Multi-Family and Apartment Investing

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Dave DeMink
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  • Denver, CO
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How to pay investors in 1st few months of value-add syndication?

Dave DeMink
  • Investor
  • Denver, CO
Posted Dec 5 2019, 08:10

Hello, BP community - 

First-time poster here, and appreciate your guidance on the below question.

I am curious about how we should be thinking about paying investors during the first few months of a value-add syndication when they have a preferred return (8% in this case), but the property will not be returning 8% until we stabilize rents and get them to market rates.  The current return is more like 6%, an after stabilization, more in the 10-11% range.


Any feedback on how we should be thinking about this would be helpful

Thank you
Dave

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Jesse Daconta
  • Rental Property Investor
  • Newport News, VA
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Jesse Daconta
  • Rental Property Investor
  • Newport News, VA
Replied Dec 6 2019, 03:24

We're in a similar situation. We just told our investors that they are accruing at 8% each year for the first 3 years but that they would need to accept 4% per year (towards the 8% yearly) for the safety of the property and everyone's funds. They still get some interest money for the first 3 years and they get everything that's owed/principal at the refinance

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Alina Trigub
  • Rental Property Investor
  • Glen Rock, NJ
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Alina Trigub
  • Rental Property Investor
  • Glen Rock, NJ
Replied Dec 6 2019, 04:58
Brian,
The pref doesn't have to be cumulative. While it's a common practice that if the offering has a pref to make it cumulative, I've seen some PPMs stating it's not. Another reason to read the PPM's carefully. 


Originally posted by @Brian Burke:

I've noticed a trend lately where it seems that a lot of people got confused as to what a preferred return actually is.  Some people (investors and sponsors alike) think that a preferred return is a guaranteed payment--that the money must be paid on a schedule, similar to a loan payment.  That's just not what it is.  A preferred return means that the investor is in a preferred position, in other words, they get priority on the cash flow.  Until the preferred return hurdle is met, investors get 100% of whatever is distributed.  If the preferred return hurdle is 8% and the sponsor pays out 4% in the first year (not at all uncommon in a value-add scenario), the other 4% carries over to the next year and beyond.  For example, let's say that in year 2 the property throws off enough cash flow to pay the investors 8%--the investor gets all of it.  If in year 3 the property throws off enough cash to pay 12%, the investor gets all of it, because the investor is owed 8% for their preferred return, plus the 4% shortfall from year 1.  If in year 4 the property throws off 12% again, the investors get 8% and the remaining 4% drops down to the split tier(s).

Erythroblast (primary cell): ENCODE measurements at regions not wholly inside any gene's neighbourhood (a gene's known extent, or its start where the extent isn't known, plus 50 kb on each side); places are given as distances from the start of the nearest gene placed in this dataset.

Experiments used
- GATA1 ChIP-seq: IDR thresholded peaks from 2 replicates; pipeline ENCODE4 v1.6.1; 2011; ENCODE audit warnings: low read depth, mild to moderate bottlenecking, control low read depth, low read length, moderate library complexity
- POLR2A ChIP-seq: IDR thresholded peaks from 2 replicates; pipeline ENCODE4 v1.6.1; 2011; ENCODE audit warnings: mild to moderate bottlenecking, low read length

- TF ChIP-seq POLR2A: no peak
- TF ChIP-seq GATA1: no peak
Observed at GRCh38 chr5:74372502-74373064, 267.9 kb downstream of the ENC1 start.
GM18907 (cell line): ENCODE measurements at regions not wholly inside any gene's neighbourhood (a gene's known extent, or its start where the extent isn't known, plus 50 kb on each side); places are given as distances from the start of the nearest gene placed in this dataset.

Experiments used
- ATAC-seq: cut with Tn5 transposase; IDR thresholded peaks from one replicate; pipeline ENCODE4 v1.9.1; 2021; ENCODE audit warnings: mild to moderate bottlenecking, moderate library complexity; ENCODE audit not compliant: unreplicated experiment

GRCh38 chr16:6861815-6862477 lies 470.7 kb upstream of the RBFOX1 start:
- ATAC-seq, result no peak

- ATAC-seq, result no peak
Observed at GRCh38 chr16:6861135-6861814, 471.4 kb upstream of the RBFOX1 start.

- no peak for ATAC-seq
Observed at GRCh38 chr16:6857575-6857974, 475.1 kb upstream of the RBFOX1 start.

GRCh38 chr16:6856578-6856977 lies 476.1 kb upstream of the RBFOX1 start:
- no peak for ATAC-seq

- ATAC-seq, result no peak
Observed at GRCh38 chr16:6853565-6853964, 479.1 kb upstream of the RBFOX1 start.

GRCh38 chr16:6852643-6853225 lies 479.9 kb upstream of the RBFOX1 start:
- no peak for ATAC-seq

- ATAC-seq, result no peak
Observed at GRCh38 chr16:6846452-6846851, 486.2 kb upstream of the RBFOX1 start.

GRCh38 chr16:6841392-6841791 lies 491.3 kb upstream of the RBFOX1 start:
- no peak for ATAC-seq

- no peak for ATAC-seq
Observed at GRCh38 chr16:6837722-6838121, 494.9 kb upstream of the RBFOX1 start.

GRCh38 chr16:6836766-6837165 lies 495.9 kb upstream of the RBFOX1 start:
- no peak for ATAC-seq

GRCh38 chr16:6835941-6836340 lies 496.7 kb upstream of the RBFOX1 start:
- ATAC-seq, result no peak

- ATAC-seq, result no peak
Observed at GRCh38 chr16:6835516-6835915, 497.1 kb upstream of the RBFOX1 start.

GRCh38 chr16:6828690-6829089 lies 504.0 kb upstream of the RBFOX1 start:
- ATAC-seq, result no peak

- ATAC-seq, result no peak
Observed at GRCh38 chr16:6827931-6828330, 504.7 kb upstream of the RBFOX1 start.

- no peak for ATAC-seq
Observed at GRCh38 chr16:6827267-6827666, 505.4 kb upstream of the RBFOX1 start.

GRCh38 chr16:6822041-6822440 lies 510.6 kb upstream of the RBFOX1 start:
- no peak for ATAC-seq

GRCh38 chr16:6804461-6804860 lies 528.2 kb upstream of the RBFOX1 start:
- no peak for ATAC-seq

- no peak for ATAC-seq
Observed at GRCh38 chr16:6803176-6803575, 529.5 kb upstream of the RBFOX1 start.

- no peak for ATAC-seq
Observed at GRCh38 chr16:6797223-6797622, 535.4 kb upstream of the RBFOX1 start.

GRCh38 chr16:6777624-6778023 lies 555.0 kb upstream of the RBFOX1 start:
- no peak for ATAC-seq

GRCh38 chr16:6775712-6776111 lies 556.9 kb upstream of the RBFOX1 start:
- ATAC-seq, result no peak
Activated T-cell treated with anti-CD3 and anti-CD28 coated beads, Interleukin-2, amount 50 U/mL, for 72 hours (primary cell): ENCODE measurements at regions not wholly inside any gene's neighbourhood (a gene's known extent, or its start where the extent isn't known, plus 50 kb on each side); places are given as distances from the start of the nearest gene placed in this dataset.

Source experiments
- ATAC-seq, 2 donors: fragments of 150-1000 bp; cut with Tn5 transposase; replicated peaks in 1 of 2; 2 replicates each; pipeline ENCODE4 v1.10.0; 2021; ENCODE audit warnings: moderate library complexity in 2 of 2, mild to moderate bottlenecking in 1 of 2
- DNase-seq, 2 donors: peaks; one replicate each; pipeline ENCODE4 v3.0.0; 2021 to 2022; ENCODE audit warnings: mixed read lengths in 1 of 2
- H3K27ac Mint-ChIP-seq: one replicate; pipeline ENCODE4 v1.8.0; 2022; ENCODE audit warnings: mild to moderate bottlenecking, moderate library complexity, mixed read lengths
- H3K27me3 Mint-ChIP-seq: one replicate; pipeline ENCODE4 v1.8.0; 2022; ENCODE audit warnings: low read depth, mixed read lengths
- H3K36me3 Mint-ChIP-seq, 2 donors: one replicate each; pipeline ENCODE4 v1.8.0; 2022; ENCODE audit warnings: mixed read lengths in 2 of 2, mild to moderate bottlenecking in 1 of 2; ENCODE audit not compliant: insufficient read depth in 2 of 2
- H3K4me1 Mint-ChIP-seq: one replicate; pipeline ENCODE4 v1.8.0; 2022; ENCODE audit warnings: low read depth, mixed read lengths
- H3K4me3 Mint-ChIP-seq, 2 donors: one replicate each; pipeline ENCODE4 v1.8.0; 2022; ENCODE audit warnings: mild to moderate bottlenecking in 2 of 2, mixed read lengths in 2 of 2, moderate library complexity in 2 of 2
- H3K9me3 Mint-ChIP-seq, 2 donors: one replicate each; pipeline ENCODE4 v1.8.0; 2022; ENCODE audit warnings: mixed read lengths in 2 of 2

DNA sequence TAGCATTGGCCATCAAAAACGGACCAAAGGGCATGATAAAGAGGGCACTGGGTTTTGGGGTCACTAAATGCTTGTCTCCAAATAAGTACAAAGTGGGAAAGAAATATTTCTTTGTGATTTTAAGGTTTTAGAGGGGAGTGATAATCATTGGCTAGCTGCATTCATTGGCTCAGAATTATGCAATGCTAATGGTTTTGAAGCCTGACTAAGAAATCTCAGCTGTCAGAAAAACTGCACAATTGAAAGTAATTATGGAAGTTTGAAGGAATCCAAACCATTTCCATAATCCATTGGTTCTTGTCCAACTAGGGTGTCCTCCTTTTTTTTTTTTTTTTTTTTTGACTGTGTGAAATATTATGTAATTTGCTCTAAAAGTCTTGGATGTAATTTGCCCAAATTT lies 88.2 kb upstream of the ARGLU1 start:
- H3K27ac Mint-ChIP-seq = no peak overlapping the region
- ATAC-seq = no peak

The odd and disturbing trend I'm seeing a lot lately is sponsors raising additional capital and making cash flow distributions equivalent to the preferred return hurdle regardless of the performance of the real estate.  The reason I say that it's odd is it is just like saying, "give me $100,000.  I'll invest $85,000 of it in real estate, and I'll give you the remaining $15,000 back in quarterly installments over the first 2-3 years."  Uh, no thanks, I could invest $85,000 with you instead and keep my $15K.

Why would sponsors do this?  I'm not sure, you'd have to ask those that use this practice.  My guess is it is a marketing strategy--a way of attracting capital because you can tell your investor that they will "make" 8% on their money.  I think this is a reason because I had one sponsor ask me, "you don't do that?  How do you raise any money?"  Ugh.

Perhaps some sponsors do it because they don't know how to accrue a preferred return properly, so if they just make the distributions they don't have to track it.  I believe this is a reason because I see so many syndicators make posts on BP about preferred returns that are just wrong.  

In the case of either of these two reasons, as long as it's all disclosed to the investors, no harm, no foul.  But are they disclosing it?  I see so many offerings from sponsors that don't include a sources and uses of funds table.  The investors truly have no idea where the money is going.  Not good.

I suspect that there are also sponsors out there that do this to mask the true performance, obscuring the actual results from unsuspecting investors that don't know any better.  These investors confuse distributions with performance and think that as long as they are getting their distributions, everything is going just fine.  Meanwhile, the property could be in deep trouble and the entity could eventually run out of cash.  Hopefully this isn't happening out there--but I am pretty certain it is from what I've heard from investors that have called me to share their horror stories.

One consideration to not lose sight of is the overall return on the investment is a function of the amount of money raised and the amount of money returned.  This means that raising additional capital for the purposes of distributing it back actually lowers the rate of return for the investment overall.  More dollars in for the same profit out.  So while perhaps the instant gratification of an 8% distribution is nice, it comes at a cost in the long term.